Wednesday, February 11, 2009
The Meaning of True Freedom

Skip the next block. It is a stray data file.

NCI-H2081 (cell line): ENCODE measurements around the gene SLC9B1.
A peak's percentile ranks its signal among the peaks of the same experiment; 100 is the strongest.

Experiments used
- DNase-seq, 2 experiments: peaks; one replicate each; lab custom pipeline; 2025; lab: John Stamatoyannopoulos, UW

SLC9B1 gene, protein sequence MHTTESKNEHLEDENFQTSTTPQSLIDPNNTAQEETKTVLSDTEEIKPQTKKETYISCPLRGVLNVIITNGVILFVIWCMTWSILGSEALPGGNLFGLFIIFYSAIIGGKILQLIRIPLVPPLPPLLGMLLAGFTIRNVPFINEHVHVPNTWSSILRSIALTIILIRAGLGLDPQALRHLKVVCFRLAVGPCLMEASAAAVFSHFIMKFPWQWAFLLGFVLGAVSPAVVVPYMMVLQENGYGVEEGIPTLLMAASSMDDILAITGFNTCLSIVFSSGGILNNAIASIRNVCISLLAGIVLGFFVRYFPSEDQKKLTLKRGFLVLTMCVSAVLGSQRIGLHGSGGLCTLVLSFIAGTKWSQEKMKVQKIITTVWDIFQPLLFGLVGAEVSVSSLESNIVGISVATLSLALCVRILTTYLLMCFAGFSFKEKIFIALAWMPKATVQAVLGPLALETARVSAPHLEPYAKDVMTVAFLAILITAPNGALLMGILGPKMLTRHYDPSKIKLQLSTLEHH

"For since the law has but a shadow of the good things to come instead of the true form of these realities, it can never, by the same sacrifices that are continually offered every year, make perfect those who draw near. Otherwise, would they not have ceased to be offered, since the worshipers, having once been cleansed, would no longer have any consciousness of sin? But in these sacrifices there is a reminder of sin every year. For it is impossible for the blood of bulls and goats to take away sins. Consequently, when Christ came into the world, he said 'Sacrifices and offerings you have not desired, but a body have you prepared for me; in burnt offerings and sin offerings you have taken no pleasure. Then I said, Behold, I have come to do your will, O God, as it is written of me in the scroll of the book.'" When he said above, "You have neither desired nor taken pleasure in sacrifices and offerings and burnt offerings and sin offerings" (these are offered according to the law), then he added, "Behold, I have come to do your will." He abolishes the first in order to establish the second. And by that will we have been sanctified through the offering of the body of Jesus Christ once for all. And every priest stands daily at his service, offering repeatedly the same scarifies, which can never take away sins. But when Christ had offered for all time a single sacrifice for sins, he sat down at the right hand of God, waiting from that time until his enemies should be made a footstool for his feet. For by a single offering he has perfected for all time those who are being sanctified. And the Holy Spirit also bears witness to us for after saying. "This is the covenant that I will make with them after those days, declares the Lord: I will put my laws on their hearts, and write them on their minds." "I will remember their sins and their lawless deeds no more." Where there is forgiveness of these, there is no longer any offering for sin" (Hebrews 10:1-18). The most extensive object lesson God ever gave mankind was the Law, especially the animal sacrifices required by the Law. Time after time, animal after animal, year after year, blood offering after blood offering, the sacrificial smoke filled the altar and ascended to heaven. The act of sacrifice was as commonplace under the Law as the sound of music in our churches is today. But actually, it all was "a shadow of the good things to come." None of it ever took away sins! Animal sacrifice was merely an object lesson; it was a picture without words, a sermon without substance. Not until the Lamb of God offered Himself, one sacrifice for all time; was the picture made perfect. First, note the limited freedom under the Law (10:1-4). The ritual of worship was absolutely prescribed under the Law, with no room left for creativity. In spite of its obscurity, the Law was of life-or-death importance; but it had its limitations. It could not make anyone perfect (v.1). It is obvious that if the Law did perfect people, they never would have had to repeat their sacrifices for the cleansing of their sin. The repetition announced that the Law was never permanently effective. It could not make anyone clean (v.2). Again, if the Law had thoroughly cleansed its subjects the would not have needed to keep going back to the priest for sacrificial cleansing. It could not permanently take away sins (v.4). The writer stresses the impossibility of the removal of sins by shedding the blood of goats and bulls. Second, we see the complete freedom we have in Christ (10:5-14). Because the Law could not do for men what was needed, God gave us His Son, who is introduced in v.5 by the word "therefore." Note two contrasts involving Christ. He offered Himself, rather than an animal (vv. 5-10). God was not pleased by the killing of the animals; His pleasure came from the obedience expressed by the sinners who came to the altar for the cleansing of their sins. Note v.9. Through His obedience, Jesus brought an end to the Law and its requirements as they had been known for so long. He didn't dilute the Law or diminish its importance: He took it away. He made one offering, rather than many (vv. 11-14). Once Jesus offered Himself as the enduring sacrifice, His work was done: He didn't keep returning to the cross or to the tomb. He didn't wear out a path between heaven and earth. He sat down at the right hand of God to intercede on our behalf. The question we must ask ourselves is, "Then why do I keep working so hard to earn favor with God?" Every generation of people has tried to do what Christ has already done. We work, struggle, fight, pray, worry, strive, compete, while He sits resting, just as we ourselves should be doing. The text says, "by one offering He has perfected for all time those who are sanctified" )v.14). We have been perfected. We must resist the legalists who give us lists of things we must and must not do to accrue God's favor. Rather than focus on the things we are not to do, we are to cultivate within ourselves an obedient attitude-the kind modeled for us by our Savior. Third, observe the freedom benefits we have as believers (10:15-18). When you have a sacrifice-once for all, free for all-you have no boredom, meaninglessness, or monotony. Available to each of us each morning is a fresh day of grace in which to live our life. Why? Two reasons emerge from these verses. Sufficient power is now available within us. The sin issue is no longer our primary concern. Dr. Ken Copley is available for counseling, conferences, and local church meetings.